A federal judge late Thursday dismissed a claim by environmentalists and theater groups that the Advisory Council on Historic Preservation was pressured by the White House to approve the demolition of two historic Broadway theaters, the Morosco and the Helen Hayes.

U.S. District Judge Kevin Thomas Duffy, in a 15-page decision, said, "The Council decision was not tainted by White House pressure . . ."His ruling stemmed from an original lawsuit challenging the proposed construction of a $292 million complex that includes a 50-story, 2,000-room hotel in the rundown Times Square area to be built by John C. Portman Jr., a well-known developer.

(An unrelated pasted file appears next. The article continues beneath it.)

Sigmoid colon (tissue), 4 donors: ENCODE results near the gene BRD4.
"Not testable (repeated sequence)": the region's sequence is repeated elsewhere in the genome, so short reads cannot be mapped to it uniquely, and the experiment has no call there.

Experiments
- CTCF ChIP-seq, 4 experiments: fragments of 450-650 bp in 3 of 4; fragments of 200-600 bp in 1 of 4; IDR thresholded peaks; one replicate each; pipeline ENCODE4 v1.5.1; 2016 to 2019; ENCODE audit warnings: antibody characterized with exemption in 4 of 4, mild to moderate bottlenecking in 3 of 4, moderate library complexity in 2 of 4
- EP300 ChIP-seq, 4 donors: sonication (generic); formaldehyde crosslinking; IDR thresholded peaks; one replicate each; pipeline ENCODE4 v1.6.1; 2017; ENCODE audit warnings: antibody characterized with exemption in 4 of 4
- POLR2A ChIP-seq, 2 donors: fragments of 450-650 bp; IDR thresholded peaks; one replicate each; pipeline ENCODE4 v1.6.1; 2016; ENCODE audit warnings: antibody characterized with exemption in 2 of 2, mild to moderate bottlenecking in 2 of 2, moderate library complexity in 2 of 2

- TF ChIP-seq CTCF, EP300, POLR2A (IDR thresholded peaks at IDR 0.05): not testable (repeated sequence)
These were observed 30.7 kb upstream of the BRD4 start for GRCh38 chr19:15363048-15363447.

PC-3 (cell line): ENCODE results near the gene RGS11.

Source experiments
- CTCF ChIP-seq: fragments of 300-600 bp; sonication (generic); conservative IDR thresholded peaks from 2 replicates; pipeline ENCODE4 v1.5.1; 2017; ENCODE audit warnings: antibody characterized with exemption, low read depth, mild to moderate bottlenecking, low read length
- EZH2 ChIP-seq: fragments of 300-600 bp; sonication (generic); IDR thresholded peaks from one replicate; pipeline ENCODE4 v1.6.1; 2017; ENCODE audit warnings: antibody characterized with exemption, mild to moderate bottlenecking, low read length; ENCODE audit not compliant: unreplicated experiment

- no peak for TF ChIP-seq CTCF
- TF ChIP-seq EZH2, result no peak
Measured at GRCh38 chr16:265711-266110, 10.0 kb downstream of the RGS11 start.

Duffy held a hearing on Jan. 21 at the direction of the U.S. Court of Appeals, in order to resolve a claim by attorneys for Actors' Equity and Natural Resources Inc. that White House influence was being used to block their efforts to save the theaters.

Duffy noted that "the plaintiffs allege that the dispatch accorded the Morosco theater determination resulted from political pressure exerted by Lyn Nofziger, who at the time served as a high-level aide to President Reagan."

Duffy said: "The threats and extraneous pressure alleged by plaintiffs are . . . unsupported."